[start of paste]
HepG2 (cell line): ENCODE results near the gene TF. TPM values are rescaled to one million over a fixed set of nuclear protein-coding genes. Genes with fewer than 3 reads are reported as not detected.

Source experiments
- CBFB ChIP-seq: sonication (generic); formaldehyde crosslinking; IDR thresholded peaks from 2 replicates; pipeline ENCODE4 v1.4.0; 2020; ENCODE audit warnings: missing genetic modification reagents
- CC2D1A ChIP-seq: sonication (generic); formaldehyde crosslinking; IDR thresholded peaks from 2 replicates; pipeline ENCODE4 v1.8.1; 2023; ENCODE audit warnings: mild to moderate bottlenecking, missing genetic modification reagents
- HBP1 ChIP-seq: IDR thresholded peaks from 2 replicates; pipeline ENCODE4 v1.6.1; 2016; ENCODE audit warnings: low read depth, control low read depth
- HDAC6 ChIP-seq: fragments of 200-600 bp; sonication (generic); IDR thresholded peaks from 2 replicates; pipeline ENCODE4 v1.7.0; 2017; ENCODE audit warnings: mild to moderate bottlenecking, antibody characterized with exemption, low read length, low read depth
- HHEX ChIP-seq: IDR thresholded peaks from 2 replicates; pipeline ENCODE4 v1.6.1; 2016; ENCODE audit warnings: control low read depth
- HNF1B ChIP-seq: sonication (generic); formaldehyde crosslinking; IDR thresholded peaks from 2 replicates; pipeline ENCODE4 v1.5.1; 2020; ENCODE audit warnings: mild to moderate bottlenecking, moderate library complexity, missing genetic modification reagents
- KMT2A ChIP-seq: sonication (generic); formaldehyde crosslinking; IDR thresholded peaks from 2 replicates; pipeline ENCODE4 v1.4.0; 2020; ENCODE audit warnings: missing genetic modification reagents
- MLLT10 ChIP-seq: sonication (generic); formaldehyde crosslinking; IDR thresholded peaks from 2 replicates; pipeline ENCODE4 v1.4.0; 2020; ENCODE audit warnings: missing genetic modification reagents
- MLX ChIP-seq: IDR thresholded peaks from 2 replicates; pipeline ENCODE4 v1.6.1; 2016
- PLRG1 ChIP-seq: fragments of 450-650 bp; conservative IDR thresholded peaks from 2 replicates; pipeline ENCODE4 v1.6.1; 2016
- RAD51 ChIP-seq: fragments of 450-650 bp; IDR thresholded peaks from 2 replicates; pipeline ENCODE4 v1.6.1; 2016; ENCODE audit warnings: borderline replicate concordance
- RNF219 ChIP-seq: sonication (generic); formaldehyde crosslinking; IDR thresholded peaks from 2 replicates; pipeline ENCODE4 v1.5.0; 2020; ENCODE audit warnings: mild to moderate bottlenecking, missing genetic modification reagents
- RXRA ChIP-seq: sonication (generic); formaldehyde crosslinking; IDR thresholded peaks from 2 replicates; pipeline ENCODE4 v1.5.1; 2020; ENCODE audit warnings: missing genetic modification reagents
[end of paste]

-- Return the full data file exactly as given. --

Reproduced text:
HepG2 (cell line): ENCODE results near the gene TF. TPM values are rescaled to one million over a fixed set of nuclear protein-coding genes. Genes with fewer than 3 reads are reported as not detected.

Source experiments
- CBFB ChIP-seq: sonication (generic); formaldehyde crosslinking; IDR thresholded peaks from 2 replicates; pipeline ENCODE4 v1.4.0; 2020; ENCODE audit warnings: missing genetic modification reagents
- CC2D1A ChIP-seq: sonication (generic); formaldehyde crosslinking; IDR thresholded peaks from 2 replicates; pipeline ENCODE4 v1.8.1; 2023; ENCODE audit warnings: mild to moderate bottlenecking, missing genetic modification reagents
- HBP1 ChIP-seq: IDR thresholded peaks from 2 replicates; pipeline ENCODE4 v1.6.1; 2016; ENCODE audit warnings: low read depth, control low read depth
- HDAC6 ChIP-seq: fragments of 200-600 bp; sonication (generic); IDR thresholded peaks from 2 replicates; pipeline ENCODE4 v1.7.0; 2017; ENCODE audit warnings: mild to moderate bottlenecking, antibody characterized with exemption, low read length, low read depth
- HHEX ChIP-seq: IDR thresholded peaks from 2 replicates; pipeline ENCODE4 v1.6.1; 2016; ENCODE audit warnings: control low read depth
- HNF1B ChIP-seq: sonication (generic); formaldehyde crosslinking; IDR thresholded peaks from 2 replicates; pipeline ENCODE4 v1.5.1; 2020; ENCODE audit warnings: mild to moderate bottlenecking, moderate library complexity, missing genetic modification reagents
- KMT2A ChIP-seq: sonication (generic); formaldehyde crosslinking; IDR thresholded peaks from 2 replicates; pipeline ENCODE4 v1.4.0; 2020; ENCODE audit warnings: missing genetic modification reagents
- MLLT10 ChIP-seq: sonication (generic); formaldehyde crosslinking; IDR thresholded peaks from 2 replicates; pipeline ENCODE4 v1.4.0; 2020; ENCODE audit warnings: missing genetic modification reagents
- MLX ChIP-seq: IDR thresholded peaks from 2 replicates; pipeline ENCODE4 v1.6.1; 2016
- PLRG1 ChIP-seq: fragments of 450-650 bp; conservative IDR thresholded peaks from 2 replicates; pipeline ENCODE4 v1.6.1; 2016
- RAD51 ChIP-seq: fragments of 450-650 bp; IDR thresholded peaks from 2 replicates; pipeline ENCODE4 v1.6.1; 2016; ENCODE audit warnings: borderline replicate concordance
- RNF219 ChIP-seq: sonication (generic); formaldehyde crosslinking; IDR thresholded peaks from 2 replicates; pipeline ENCODE4 v1.5.0; 2020; ENCODE audit warnings: mild to moderate bottlenecking, missing genetic modification reagents
- RXRA ChIP-seq: sonication (generic); formaldehyde crosslinking; IDR thresholded peaks from 2 replicates; pipeline ENCODE4 v1.5.1; 2020; ENCODE audit warnings: missing genetic modification reagents